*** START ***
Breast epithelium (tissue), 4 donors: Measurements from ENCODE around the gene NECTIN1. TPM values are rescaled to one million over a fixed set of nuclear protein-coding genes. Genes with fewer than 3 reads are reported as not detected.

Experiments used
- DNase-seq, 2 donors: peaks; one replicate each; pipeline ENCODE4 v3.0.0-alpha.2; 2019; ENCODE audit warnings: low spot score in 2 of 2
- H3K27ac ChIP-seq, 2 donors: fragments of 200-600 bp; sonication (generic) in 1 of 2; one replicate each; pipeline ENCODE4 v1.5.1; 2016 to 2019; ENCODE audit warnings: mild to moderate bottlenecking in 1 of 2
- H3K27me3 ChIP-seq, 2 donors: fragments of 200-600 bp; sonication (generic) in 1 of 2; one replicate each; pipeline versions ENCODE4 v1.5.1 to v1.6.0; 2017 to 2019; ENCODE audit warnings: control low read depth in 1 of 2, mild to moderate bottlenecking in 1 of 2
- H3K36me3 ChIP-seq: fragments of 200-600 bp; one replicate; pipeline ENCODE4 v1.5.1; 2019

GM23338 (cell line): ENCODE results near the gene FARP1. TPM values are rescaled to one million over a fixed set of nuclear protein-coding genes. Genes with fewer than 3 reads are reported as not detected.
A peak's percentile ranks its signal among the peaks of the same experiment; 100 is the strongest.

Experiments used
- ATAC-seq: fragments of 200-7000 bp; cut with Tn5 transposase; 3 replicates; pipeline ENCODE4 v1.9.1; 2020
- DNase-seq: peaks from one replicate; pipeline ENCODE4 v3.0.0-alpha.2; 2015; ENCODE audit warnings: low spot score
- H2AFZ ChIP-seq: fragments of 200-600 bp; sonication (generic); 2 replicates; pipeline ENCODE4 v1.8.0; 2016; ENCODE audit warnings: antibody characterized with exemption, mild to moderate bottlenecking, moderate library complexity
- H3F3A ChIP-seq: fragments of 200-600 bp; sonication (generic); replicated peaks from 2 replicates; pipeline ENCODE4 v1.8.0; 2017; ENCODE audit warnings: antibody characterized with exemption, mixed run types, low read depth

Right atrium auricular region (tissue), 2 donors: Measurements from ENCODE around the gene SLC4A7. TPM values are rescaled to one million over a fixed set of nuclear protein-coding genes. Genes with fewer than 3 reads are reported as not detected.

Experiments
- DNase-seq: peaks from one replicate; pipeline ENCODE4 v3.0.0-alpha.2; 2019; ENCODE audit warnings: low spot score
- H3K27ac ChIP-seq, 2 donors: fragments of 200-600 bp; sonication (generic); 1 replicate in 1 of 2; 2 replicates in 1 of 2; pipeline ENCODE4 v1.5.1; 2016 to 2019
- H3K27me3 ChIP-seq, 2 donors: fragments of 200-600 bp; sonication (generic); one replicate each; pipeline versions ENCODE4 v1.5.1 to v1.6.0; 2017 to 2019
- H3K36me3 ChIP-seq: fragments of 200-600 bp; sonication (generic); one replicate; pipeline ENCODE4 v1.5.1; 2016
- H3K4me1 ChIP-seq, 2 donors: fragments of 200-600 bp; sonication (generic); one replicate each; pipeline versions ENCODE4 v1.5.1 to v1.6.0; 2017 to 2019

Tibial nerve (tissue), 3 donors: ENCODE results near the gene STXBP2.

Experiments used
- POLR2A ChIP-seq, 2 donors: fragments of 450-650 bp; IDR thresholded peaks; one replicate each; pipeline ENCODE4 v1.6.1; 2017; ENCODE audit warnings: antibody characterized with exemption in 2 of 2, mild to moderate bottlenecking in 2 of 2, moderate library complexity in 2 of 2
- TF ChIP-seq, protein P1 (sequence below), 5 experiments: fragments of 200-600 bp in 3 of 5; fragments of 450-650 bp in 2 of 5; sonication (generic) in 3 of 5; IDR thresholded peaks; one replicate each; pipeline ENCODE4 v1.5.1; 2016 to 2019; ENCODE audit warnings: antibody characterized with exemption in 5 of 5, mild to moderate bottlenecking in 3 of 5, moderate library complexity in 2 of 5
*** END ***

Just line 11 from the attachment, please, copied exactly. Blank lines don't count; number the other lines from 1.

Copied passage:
- DNase-seq: peaks from one replicate; pipeline ENCODE4 v3.0.0-alpha.2; 2015; ENCODE audit warnings: low spot score